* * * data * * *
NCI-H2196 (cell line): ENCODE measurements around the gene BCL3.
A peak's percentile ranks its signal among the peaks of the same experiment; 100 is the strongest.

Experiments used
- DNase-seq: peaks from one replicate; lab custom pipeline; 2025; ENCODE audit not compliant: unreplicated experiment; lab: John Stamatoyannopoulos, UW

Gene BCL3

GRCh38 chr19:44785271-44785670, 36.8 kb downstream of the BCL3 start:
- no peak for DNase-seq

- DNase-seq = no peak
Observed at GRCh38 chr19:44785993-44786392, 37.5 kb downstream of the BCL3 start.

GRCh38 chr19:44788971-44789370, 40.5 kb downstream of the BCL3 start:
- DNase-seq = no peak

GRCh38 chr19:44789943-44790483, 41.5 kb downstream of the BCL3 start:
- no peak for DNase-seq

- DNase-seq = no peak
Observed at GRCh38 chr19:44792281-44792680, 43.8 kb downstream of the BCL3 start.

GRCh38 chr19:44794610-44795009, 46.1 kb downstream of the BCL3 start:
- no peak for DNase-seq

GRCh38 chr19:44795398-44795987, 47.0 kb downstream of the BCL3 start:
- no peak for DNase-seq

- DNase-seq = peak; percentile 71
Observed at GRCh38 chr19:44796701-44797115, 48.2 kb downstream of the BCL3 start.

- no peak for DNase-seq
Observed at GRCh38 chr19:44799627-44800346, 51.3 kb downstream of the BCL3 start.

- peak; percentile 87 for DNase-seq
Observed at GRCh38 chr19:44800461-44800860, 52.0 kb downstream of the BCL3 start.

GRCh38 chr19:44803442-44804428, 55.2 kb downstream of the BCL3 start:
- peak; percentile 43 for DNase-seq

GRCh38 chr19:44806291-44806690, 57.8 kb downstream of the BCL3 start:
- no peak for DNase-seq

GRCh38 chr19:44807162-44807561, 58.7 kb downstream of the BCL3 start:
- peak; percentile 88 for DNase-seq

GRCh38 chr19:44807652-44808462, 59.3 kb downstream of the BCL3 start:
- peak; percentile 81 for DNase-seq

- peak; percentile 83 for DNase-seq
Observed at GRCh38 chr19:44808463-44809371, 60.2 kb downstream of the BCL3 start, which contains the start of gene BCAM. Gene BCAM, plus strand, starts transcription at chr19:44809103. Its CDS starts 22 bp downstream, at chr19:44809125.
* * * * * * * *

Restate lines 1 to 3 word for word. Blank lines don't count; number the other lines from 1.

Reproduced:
NCI-H2196 (cell line): ENCODE measurements around the gene BCL3.
A peak's percentile ranks its signal among the peaks of the same experiment; 100 is the strongest.

Experiments used